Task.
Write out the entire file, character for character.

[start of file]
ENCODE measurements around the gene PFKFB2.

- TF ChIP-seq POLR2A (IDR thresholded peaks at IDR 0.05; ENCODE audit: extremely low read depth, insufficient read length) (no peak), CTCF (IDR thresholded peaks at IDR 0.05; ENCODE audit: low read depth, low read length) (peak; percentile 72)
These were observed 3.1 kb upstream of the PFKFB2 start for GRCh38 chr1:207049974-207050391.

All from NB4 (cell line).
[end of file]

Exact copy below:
ENCODE measurements around the gene PFKFB2.

- TF ChIP-seq POLR2A (IDR thresholded peaks at IDR 0.05; ENCODE audit: extremely low read depth, insufficient read length) (no peak), CTCF (IDR thresholded peaks at IDR 0.05; ENCODE audit: low read depth, low read length) (peak; percentile 72)
These were observed 3.1 kb upstream of the PFKFB2 start for GRCh38 chr1:207049974-207050391.

All from NB4 (cell line).